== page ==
Night shift

When I finally give in and open my eyes, the red numbers staring at me say 2:34. “Cool,” I think and immediately realize that I am irreversibly awake. 

I close my eyes again anyway, willing sleep to return, vainly hoping that my mental state and my physical state will align. They do not. Behind my closed eyes, I begin to mentally re-arrange our English continuum. I imagine a large chart on a chalkboard: one axis shows grades 9-12; the other our four strands: Oral, Reading & Literature, Writing, and Media. I populate each cell with skills we want our students to learn, arranging and rearranging information in the grid in my brain. I can envision the smooth continuum of oral skills: asking good questions, then speaking in groups, followed by recognizing and using rhetorical speech, ending with speaking persuasively with evidence. Satisfied, I start to create this again for other strands.

I know this chart well; I am familiar with the gaps and jumps, the places where we hiccup. The grid dances, taunting, behind my closed eyes as I try to mentally fill the holes, try to create a flow of uninterrupted growth across all the various facets, as if somehow at… I check again, 2:47… I can find the answer that will mean authenticity and growth for each individual student, some magic formula that each teacher can apply and…

I try not to sigh loudly when I realize that I need to get up. Andre is deep asleep next to me. He had a long day and needs this rest. My nocturnal concerns need not wake him. I grab a blanket, wrap it around me, and head to the living room. There, I find my journal and start to write.

One of my colleagues often consoles us when we report middle-of-the-night restlessness. “Normal,” she reassures. “Used to be that everyone woke up in the middle of the night.” She’s right. Psychology Today says, “The historical evidence indicates that people in the Middle Ages were up for an hour or more in the middle of the night and thought of sleep as occurring in two segments: first sleep and second sleep. In many ways, this makes sense because being awake during the night has certain advantages. At that time, one could stoke the fire, check the defenses, have sex, and tell tall tales.” I’ve reminded myself of this more than once.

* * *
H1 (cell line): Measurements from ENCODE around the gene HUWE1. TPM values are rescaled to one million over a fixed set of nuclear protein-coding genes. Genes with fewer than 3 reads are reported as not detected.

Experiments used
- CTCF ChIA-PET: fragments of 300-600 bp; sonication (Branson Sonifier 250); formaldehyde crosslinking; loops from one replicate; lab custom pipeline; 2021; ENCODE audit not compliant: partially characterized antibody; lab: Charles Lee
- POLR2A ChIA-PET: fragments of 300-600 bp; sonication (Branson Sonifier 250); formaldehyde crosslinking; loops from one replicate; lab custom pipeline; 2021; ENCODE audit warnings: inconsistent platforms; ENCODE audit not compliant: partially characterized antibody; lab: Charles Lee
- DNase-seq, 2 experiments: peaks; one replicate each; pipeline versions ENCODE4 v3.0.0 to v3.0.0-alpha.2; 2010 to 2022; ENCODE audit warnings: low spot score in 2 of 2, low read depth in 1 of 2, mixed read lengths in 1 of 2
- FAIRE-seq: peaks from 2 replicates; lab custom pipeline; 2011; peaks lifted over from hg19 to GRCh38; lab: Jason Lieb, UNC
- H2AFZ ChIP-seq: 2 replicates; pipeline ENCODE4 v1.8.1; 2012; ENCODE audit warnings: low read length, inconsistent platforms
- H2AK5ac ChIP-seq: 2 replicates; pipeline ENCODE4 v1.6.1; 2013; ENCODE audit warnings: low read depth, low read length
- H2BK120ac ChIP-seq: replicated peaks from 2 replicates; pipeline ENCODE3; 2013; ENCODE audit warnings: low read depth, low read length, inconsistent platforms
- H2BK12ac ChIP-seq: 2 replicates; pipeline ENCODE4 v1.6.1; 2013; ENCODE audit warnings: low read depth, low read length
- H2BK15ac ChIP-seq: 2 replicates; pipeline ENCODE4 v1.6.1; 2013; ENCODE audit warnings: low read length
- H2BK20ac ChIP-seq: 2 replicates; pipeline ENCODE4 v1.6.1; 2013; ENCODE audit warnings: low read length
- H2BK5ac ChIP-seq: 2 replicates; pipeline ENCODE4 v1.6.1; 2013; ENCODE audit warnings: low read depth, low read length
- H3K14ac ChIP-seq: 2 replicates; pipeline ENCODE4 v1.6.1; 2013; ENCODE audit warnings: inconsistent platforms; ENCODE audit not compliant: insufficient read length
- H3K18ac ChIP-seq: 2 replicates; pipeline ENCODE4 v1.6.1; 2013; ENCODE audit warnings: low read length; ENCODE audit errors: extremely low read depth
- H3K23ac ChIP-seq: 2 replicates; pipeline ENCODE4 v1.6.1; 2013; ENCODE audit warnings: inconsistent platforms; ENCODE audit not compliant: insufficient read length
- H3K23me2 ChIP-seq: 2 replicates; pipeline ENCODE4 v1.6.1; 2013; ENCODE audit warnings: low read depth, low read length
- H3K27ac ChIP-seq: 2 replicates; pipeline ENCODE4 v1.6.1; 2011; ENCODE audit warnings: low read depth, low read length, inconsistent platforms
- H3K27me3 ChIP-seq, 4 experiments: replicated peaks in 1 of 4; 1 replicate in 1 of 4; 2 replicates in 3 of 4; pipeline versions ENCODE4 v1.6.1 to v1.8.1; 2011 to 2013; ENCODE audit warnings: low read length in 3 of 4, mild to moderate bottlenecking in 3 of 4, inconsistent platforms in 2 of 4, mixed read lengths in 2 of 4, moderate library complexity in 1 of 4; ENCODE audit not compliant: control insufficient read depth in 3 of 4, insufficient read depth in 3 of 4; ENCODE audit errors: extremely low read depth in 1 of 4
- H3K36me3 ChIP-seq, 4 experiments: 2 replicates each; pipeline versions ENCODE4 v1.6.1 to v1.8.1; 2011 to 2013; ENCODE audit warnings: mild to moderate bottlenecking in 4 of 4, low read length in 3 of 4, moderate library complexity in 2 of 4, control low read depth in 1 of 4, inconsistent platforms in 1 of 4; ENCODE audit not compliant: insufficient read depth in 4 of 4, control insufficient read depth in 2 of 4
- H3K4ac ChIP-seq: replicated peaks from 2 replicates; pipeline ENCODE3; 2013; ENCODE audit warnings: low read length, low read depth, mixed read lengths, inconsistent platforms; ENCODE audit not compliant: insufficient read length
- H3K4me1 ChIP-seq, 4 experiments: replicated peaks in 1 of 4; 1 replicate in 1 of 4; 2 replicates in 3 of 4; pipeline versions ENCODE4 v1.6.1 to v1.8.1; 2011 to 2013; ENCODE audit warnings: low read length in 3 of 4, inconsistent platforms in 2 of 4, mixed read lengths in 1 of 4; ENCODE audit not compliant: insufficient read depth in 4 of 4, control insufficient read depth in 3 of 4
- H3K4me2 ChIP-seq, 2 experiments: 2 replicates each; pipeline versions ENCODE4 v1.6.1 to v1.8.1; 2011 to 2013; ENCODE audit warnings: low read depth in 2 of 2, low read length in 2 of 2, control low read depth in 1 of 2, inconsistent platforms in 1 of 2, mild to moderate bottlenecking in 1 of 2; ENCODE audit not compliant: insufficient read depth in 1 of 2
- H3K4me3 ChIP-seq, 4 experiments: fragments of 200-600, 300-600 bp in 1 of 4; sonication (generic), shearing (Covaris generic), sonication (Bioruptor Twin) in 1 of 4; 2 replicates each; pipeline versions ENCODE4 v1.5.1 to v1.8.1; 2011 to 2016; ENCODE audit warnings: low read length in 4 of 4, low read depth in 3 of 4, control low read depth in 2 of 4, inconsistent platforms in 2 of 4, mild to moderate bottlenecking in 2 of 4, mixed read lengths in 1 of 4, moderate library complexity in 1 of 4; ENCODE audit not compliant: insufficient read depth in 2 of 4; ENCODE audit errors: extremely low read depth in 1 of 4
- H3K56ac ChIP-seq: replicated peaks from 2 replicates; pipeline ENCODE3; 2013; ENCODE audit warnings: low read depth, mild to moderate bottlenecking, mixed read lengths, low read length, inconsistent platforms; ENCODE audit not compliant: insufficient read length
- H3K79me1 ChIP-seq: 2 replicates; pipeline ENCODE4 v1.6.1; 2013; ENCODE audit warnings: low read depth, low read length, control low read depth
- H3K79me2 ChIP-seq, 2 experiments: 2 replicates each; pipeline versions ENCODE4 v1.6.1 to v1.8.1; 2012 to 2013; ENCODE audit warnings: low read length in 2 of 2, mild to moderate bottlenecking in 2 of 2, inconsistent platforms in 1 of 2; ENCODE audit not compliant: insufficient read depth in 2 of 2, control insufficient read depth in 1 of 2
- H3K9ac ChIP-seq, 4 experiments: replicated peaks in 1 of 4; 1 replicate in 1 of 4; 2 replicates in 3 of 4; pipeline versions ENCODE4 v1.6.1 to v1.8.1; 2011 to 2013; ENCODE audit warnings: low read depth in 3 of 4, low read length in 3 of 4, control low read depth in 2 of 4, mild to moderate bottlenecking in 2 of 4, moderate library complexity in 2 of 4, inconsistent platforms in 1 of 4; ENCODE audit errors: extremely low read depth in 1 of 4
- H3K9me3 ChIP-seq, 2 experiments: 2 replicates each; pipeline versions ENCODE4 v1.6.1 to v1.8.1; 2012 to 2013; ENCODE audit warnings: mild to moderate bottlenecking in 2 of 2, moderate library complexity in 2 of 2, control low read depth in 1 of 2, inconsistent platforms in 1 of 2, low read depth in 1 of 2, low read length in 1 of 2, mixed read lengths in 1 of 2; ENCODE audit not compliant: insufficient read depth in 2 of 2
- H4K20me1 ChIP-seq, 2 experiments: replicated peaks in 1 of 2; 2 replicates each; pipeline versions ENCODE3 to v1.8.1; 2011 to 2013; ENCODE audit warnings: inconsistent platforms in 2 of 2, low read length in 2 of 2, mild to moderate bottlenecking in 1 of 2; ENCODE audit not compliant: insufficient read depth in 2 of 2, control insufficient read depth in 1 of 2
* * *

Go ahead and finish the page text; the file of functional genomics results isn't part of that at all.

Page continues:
That “sex” is the only hyper-linked word in that paragraph makes me laugh – I remember it even without the computer. No link to fire? Defenses? TALL TALES? Because stories tell us who we are, don’t they? Surely that is what links us. My mind calls up people gathered around a fire in their small home, warming themselves as someone tells a story in the middle of the night. I can almost see the shadows dance against the orange light while the children snuggle in, drowsy but awake. No one is worried about their 3am wakefulness; sleep will return soon enough, now is the time for parents to weave tonight’s tale out of yesterday’s happenings. The room warms.

What story would I tell, here, wrapped cozily in the folds of my blanket, were my own family to gather round? What if my children were to wander sleepily out? Would I dream up a story like Matthew and the Midnight Turkeys ? Would we giggle? Maybe I would tell something more fantastical, more magical? Oh, the mid-night stories we could tell.

And now, as I slip into storytelling, my own eyes begin to close. My pen slows. Tonight’s second sleep is calling. The curriculum will wait: stories don’t need a continuum to work their magic.


(For all you non-Canadians out there, Allen Morgan’s Matthew and the Midnight Turkeys  is a riot for small kids (and me). You are also missing out on Phoebe Gilman’s Jillian Jiggs.)